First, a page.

The earliest known American sampler was made by Loara Standish of the Plymouth Colony about 1645. By the 1700s, samplers depicting alphabets and numerals were worked by young women to learn the basic needlework skills needed to operate the family household. By the late 1700s and early 1800s, schools or academies for well-to-do young women flourished, and more elaborate pieces with decorative motifs such as verses, flowers, houses, religious, pastoral, and/or mourning scenes were being stitched. The parents of these young women proudly displayed their embroideries as showpieces of their work, talent, and status.
In recent years, samplers have become important in museum collections as representations of early American female education. Many are signed, and some are inscribed with locations and the names of teachers and schools. The emergence of large numbers of these samplers has resulted in much research in diaries, account books, letters, newspaper ads, local histories, and published commentary that is helping to illuminate the lives of women in early America.
Many early samplers do not have the letters “J” and “U” in their alphabets because they were not part of the early Latin alphabet and so the letter “I” was used for “J” and the “V” for “U.” The letter “s” is often replaced with the printers “s” which looks like the modern f.
There are 137 American samplers in the Textile Collection. The first was donated in 1886, the Margaret Dinsmoor sampler. In the 1890s the Copp Collection was received and it contained two samplers—one by Esther Copp and the other by her great niece Phebe Esther Copp. (The Copp Collection is an extensive collection of 18th-and 19th- century household textiles, costume items, furniture, and other pieces belonging to the Copps, a prosperous but frugal Connecticut family.) The earliest dated sampler in the collection was made in 1735 by Lydia Dickman of Boston, Massachusetts.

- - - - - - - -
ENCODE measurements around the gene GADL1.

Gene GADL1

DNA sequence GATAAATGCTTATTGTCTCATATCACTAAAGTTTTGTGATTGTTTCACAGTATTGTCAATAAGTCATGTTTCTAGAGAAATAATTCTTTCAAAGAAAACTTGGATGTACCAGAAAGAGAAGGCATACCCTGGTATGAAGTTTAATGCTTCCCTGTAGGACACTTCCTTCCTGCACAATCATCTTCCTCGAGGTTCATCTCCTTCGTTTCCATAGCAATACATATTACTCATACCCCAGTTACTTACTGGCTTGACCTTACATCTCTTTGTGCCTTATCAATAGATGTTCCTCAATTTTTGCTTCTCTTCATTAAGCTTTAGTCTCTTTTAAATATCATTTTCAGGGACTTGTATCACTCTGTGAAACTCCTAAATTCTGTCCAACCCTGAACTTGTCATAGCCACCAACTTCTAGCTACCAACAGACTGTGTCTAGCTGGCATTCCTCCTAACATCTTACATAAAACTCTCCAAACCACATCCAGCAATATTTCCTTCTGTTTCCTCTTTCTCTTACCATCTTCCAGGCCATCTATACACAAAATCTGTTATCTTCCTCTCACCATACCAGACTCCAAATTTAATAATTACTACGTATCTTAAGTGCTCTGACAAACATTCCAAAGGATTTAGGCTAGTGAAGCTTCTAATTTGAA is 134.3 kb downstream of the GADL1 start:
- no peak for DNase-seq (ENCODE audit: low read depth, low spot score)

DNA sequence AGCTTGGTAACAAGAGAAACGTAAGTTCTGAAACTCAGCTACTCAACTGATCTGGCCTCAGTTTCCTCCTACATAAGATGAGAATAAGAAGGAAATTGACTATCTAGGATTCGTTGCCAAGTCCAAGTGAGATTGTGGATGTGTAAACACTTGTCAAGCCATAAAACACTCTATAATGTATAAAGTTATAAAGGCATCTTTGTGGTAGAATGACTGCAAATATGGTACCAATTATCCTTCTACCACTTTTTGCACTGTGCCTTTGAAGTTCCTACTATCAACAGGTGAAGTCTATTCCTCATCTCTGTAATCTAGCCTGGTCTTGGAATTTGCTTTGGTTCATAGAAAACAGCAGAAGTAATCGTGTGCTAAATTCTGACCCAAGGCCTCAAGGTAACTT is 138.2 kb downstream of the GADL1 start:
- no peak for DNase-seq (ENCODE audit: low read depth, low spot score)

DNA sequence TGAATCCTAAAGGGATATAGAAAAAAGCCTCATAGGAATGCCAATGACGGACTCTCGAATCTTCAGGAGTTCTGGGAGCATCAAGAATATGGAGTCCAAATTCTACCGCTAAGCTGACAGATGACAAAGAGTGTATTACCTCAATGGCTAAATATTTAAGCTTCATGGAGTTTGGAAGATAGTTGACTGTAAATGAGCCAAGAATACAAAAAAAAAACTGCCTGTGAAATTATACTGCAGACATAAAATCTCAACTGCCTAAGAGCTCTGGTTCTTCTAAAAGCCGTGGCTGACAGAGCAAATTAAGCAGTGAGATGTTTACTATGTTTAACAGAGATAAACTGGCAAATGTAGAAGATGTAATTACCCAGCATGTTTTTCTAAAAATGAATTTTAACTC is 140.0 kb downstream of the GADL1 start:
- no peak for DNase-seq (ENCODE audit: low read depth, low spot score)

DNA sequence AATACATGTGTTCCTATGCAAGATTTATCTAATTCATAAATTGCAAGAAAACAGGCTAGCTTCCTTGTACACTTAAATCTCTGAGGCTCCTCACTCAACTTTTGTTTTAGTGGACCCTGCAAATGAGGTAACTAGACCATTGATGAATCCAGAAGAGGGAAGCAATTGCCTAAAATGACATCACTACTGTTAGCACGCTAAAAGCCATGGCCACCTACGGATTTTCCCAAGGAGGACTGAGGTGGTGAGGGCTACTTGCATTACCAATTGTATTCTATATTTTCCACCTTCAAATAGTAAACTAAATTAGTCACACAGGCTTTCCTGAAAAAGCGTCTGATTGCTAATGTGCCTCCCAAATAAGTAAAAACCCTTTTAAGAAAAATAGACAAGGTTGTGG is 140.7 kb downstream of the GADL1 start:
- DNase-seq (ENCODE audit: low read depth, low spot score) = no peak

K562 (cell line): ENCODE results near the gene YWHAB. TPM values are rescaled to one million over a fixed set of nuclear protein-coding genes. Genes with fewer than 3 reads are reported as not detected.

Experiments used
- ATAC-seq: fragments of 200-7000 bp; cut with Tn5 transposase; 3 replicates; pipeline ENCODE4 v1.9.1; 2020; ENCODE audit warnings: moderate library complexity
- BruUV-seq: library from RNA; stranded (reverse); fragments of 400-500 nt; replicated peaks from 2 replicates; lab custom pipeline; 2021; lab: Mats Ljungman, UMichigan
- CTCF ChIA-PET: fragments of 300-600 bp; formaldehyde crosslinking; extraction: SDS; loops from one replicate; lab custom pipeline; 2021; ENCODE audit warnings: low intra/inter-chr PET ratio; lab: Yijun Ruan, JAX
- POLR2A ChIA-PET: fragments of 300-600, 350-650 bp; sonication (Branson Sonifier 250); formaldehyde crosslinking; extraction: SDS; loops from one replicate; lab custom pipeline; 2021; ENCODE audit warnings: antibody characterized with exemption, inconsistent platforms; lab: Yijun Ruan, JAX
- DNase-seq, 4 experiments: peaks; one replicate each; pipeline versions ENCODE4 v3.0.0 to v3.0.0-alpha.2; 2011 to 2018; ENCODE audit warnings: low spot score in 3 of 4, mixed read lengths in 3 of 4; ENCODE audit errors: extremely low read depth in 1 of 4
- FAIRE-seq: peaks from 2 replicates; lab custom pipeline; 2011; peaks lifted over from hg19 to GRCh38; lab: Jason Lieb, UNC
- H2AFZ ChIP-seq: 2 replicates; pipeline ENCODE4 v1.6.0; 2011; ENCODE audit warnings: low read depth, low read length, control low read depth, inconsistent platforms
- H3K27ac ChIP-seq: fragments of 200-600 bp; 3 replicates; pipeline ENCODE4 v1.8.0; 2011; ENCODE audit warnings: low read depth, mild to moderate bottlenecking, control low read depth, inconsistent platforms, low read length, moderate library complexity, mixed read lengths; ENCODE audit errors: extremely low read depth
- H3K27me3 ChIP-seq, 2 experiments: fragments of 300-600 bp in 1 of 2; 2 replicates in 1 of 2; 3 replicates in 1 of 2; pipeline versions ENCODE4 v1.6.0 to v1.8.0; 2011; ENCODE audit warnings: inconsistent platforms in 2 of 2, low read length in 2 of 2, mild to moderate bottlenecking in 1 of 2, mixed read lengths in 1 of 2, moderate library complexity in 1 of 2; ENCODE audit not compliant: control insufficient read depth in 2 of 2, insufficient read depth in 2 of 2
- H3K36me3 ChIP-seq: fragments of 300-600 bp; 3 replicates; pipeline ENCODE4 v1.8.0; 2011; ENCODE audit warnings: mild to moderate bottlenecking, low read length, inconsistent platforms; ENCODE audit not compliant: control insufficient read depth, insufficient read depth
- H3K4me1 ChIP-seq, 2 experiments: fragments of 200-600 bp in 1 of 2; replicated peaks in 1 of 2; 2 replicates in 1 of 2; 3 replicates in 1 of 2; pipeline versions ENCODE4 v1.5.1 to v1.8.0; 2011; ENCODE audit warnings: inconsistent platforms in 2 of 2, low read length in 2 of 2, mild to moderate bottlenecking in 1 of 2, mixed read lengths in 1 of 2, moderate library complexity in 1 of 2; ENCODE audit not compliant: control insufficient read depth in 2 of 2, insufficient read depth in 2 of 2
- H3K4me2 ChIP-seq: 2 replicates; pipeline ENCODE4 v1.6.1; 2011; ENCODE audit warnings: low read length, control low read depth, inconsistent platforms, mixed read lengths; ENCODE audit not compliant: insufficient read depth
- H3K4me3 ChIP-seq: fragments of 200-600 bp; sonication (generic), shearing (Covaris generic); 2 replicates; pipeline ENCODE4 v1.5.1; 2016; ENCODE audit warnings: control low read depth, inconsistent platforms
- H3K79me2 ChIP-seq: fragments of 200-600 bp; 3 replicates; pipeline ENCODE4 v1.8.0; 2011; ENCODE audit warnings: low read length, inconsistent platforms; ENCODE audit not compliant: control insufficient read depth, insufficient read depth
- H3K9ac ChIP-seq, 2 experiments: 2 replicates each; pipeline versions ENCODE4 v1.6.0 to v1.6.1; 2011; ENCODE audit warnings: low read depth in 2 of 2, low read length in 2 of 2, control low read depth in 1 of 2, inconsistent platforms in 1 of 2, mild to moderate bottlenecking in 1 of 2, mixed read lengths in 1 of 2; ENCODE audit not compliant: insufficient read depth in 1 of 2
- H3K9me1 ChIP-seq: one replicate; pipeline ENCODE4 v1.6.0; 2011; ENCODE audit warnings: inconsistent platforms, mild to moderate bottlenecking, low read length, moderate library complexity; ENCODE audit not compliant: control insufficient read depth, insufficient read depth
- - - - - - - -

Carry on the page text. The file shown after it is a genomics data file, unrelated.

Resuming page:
"American Samplers - Introduction" showing 1 items.
- At center, an inscribed monument with stepped top surmounted by sphere. Behind monument, weeping willow tree with crooked trunk; above monument and tree are five sprays of flowers, including roses, rosebuds, tulips, carnations, and star-flowers, with leaves; two sprays are tied with blue bows. At lower corners, two weeping willow trees that, like the monument, stand on ground of French knots. Silk embroidery thread on linen ground. STITCHES: satin, straight, split, French knot, stem, cross, crosslet. THREAD COUNT: warp 28, weft 26/in.
- "To the memory of
Guni Goodale who
was born March 9th
and departed this life
Jan 27th 1832 aged 52.
- There remaineth there-
fore a rest to the peo-
ple of God.
- Amanda F. Goodale 1832."
- Amanda F. Goodale was born ca. 1818 to Guni (1780-1832) and Ann (1776-1864) Goodale in Glastonbury, Connecticut. On July 11, 1848, she was married to Henry Magill (1809-1892), by Rev. Charles R. Fisher. Henry was a farmer. Ann Goodale is living with Henry and Amanda in the 1850 census. Amanda died February 4, 1892 in Windsor, Connecticut.
- Her sampler was probably worked at Miss Cornwall’s school in Glastonbury, Connecticut. All the motifs on her sampler can be found on other samplers worked at Miss Cornwall’s school.
- Currently not on view
- Date made
- associated dates
- Goodale, Amanda F.
- ID Number
- catalog number
- accession number
- Data Source
- National Museum of American History, Kenneth E. Behring Center